As a young girl, Rebecca Coakley saw her mom and dad divorce, and then her dad pass away.
By age 11, she was taking medication for anxiety and depression, and by age 12, she had effectively lost interest in everything she had ever cared about. She was hospitalised in seventh grade for suicidal ideation.
“I felt like a shell of my former self. I felt like there was no point in living anymore,” Rebecca told New Jersey 101.5.
Today, the 21-year-old New Milford resident is a social work major at Ramapo College of New Jersey and a therapeutic horseback riding instructor on the side.
She said, “I am light years ahead of where I imagined I would be when I was 12.”
And Rebecca gives her mother credit for her continued existence. Her mom “right away called a crisis helpline” when she noticed the signs — she was familiar with them because Rebecca’s sister was suicidal at age 14 (she’s doing well today and is engaged to be married).
“I would advise children to seek assistance even if it seems unnecessary. Parents, I’d say please listen if they ask for help. Don’t write it off,” Rebecca said. “Sometimes when someone cries for help, you get one chance.”
According to Rebecca, the majority of the work involved in addressing a child’s emotional and behavioural needs takes place at home; however, schools can also assist in monitoring the mental health of today’s youth.
Addressing Teen Suicide
On March 2, the New Jersey Senate Education Committee held a hearing on the subject of adolescent suicide. It was held one month after the suicide of Adriana Kuch, a high school freshman in Ocean County who killed herself after a video of her being viciously attacked in the school hallway surfaced online.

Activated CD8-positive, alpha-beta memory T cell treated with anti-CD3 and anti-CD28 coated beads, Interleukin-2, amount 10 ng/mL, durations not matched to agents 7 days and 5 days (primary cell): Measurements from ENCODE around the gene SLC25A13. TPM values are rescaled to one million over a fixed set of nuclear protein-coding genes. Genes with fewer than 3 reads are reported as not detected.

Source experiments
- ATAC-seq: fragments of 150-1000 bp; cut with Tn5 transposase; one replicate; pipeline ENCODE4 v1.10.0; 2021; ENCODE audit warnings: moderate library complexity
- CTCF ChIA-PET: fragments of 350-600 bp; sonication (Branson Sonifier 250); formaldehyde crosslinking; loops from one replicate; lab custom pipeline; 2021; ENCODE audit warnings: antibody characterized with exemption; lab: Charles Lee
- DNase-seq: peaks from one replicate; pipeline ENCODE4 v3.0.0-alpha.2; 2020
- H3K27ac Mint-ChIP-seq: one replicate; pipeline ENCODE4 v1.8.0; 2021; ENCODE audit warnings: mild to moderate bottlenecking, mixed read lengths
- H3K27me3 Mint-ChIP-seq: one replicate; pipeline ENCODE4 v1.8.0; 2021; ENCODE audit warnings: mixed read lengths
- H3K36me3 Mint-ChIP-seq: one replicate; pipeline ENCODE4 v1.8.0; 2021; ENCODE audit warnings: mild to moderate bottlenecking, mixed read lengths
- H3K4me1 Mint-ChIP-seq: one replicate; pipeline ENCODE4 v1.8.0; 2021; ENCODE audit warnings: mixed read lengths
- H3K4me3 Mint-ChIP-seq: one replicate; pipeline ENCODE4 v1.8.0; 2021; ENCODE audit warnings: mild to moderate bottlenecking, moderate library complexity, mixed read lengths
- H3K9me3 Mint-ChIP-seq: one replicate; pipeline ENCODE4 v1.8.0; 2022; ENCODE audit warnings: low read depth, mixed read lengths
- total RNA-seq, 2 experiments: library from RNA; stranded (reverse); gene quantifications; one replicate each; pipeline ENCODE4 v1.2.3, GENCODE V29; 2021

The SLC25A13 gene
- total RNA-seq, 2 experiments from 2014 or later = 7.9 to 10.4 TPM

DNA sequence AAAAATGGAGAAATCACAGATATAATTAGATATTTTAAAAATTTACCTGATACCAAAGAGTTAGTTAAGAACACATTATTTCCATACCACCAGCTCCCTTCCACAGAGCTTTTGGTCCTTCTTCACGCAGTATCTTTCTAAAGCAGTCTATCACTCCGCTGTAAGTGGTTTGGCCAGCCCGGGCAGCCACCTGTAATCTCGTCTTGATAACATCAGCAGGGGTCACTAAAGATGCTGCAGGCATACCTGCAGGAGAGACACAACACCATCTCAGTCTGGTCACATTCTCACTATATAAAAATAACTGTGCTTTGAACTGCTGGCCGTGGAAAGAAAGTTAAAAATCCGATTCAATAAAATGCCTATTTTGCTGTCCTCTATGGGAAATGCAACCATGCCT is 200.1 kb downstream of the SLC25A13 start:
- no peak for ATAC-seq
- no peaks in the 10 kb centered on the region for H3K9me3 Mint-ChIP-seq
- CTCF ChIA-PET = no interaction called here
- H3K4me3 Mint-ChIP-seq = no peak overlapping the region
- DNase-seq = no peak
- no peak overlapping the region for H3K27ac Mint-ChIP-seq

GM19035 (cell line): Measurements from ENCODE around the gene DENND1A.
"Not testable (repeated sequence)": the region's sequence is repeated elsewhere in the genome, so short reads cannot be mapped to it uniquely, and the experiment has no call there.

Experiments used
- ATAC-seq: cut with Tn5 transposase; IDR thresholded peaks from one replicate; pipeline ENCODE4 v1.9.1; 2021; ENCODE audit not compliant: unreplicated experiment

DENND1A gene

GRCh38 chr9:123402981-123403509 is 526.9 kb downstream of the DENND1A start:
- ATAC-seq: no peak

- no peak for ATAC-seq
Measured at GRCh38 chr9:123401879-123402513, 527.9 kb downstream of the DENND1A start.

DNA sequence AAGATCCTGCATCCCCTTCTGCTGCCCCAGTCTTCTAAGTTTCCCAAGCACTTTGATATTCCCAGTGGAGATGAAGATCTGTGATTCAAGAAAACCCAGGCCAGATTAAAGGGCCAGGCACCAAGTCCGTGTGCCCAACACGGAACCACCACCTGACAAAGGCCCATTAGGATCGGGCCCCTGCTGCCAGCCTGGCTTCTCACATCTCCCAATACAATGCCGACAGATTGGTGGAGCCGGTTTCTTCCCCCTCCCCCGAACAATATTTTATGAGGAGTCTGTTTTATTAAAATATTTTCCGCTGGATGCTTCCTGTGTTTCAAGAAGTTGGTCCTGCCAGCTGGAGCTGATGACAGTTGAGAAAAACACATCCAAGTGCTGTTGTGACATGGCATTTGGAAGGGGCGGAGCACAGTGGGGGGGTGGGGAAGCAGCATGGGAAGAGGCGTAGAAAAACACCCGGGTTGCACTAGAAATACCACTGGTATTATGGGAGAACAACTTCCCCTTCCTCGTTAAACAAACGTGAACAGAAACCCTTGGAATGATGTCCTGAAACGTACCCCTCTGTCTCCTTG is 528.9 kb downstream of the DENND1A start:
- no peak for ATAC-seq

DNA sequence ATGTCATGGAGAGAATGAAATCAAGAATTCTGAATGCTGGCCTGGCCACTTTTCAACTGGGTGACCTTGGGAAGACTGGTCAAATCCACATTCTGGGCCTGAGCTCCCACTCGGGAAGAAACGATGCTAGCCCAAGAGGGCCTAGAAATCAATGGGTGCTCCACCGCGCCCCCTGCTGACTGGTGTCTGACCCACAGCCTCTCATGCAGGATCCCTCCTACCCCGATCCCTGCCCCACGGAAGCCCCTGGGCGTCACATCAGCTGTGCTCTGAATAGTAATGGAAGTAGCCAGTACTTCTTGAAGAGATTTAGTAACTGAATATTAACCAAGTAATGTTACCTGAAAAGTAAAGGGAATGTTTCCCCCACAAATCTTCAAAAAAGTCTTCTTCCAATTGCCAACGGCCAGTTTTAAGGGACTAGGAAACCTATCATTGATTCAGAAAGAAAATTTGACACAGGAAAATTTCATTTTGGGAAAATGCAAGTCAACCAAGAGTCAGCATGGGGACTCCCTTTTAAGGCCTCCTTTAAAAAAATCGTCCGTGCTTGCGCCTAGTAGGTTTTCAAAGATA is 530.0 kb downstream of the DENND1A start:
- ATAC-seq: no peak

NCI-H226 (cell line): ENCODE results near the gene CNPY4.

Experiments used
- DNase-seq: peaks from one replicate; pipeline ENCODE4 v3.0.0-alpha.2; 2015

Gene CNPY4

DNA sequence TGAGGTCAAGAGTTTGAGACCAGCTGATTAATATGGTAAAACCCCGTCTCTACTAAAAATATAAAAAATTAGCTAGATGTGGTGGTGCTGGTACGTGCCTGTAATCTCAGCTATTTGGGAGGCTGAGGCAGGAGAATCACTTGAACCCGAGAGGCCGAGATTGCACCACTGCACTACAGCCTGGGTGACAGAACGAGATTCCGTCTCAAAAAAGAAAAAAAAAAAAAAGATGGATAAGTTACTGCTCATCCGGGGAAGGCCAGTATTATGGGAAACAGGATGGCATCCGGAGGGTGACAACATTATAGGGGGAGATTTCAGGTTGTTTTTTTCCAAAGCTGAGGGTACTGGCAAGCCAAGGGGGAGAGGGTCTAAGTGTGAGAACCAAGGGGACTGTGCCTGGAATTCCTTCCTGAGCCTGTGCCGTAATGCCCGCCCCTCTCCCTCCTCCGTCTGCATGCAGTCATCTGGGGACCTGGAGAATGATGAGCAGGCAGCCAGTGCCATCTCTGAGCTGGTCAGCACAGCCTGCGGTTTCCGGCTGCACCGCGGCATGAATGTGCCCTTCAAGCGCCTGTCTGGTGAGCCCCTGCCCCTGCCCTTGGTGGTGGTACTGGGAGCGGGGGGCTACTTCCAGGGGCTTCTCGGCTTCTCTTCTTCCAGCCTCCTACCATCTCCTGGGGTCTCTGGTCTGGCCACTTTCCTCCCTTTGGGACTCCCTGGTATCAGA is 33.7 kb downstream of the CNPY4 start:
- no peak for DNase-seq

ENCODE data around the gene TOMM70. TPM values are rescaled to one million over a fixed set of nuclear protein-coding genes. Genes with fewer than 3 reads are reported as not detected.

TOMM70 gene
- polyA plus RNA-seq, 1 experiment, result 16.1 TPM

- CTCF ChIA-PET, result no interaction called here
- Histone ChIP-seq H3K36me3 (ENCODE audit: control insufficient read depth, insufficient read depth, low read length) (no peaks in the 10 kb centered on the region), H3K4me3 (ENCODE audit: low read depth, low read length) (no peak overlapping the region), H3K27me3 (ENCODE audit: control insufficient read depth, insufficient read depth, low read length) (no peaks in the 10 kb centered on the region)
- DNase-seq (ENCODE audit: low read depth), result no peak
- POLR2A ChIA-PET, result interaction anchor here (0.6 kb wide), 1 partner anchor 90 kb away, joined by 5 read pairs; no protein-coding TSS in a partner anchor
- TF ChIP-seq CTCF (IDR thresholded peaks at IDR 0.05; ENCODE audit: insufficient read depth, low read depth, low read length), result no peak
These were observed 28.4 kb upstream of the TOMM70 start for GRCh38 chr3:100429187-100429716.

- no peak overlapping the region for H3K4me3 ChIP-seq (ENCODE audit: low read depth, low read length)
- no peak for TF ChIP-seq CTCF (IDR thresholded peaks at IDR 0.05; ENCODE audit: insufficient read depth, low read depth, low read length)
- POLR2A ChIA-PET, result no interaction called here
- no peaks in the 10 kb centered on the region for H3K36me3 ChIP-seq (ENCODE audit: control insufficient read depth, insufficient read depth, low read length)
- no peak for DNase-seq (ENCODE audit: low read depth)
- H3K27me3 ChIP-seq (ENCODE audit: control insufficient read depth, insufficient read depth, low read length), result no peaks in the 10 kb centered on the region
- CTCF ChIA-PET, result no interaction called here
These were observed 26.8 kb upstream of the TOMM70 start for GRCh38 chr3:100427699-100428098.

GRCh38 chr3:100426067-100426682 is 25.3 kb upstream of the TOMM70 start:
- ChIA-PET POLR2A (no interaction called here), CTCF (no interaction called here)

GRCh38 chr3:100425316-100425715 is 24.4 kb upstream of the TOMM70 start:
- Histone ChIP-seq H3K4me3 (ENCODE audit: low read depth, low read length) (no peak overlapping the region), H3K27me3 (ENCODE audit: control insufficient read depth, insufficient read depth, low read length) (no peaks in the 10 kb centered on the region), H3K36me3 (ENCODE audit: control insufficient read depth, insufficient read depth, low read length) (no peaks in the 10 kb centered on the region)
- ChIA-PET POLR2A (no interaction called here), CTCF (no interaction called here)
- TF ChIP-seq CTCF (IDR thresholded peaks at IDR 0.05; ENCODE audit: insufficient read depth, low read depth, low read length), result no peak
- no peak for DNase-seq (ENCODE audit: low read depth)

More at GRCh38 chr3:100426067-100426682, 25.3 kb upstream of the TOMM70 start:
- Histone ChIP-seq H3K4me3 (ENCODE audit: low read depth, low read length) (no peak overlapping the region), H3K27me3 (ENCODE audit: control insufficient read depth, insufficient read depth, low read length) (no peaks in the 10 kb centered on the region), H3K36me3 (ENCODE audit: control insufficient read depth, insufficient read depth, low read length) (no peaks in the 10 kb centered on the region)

Suicide is the second leading cause of death among individuals aged 15 to 24 on a national scale.
The rate of children experiencing a mental health crisis has jumped by about 20% over the past year for CarePlus NJ in Bergen County.
“Basically what we’re seeing is an increased rate of suicidal ideation amongst teenagers,” said Dana Czachorowski, senior director for Care Plus NJ’s Children’s Mobile Response.
Czachorowski stated that numerous factors contribute to the rise in the number of youth in crisis. The prevalence of social media is a major difference between the present and the past; bullying and pressures do not end when the school day ends.
“Everyone is expected to have a highlight reel of all the exciting and entertaining activities in their personal lives,” she said.
While an attempt at suicide can be an impulsive decision in some cases, parents can look for a prolonged change (one week or longer) in their child’s behaviour as a potential sign of depression, Czachorowski said. A child doesn’t have to experience significant trauma, like Rebecca, to fall into depressive state.
She regularly tells the adults she works with to make sure that they spend “quality time” with their kids. Even something as simple as instituting a “no phones at dinner” rule can improve family communication and bonding.
“The quality of a person’s relationships will be the most important factor in determining their health,” she said. For children, this includes their family and close friends.